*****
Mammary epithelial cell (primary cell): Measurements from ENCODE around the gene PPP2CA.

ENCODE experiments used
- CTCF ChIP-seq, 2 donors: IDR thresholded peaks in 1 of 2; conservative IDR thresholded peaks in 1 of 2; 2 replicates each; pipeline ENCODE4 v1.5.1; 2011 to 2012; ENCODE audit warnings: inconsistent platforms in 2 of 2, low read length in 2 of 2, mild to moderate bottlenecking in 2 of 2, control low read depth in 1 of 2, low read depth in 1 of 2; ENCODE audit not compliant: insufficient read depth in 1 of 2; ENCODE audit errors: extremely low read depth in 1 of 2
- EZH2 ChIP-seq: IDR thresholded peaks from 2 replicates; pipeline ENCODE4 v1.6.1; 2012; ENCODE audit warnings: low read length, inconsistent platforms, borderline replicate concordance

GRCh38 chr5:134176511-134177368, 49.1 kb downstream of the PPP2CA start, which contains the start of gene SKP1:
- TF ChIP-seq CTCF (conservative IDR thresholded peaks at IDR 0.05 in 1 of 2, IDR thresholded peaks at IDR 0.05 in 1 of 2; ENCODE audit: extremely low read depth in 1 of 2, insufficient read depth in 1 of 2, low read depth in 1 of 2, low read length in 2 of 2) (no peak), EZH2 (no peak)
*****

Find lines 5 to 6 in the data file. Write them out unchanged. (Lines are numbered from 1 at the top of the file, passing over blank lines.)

GRCh38 chr5:134176511-134177368, 49.1 kb downstream of the PPP2CA start, which contains the start of gene SKP1:
- TF ChIP-seq CTCF (conservative IDR thresholded peaks at IDR 0.05 in 1 of 2, IDR thresholded peaks at IDR 0.05 in 1 of 2; ENCODE audit: extremely low read depth in 1 of 2, insufficient read depth in 1 of 2, low read depth in 1 of 2, low read length in 2 of 2) (no peak), EZH2 (no peak)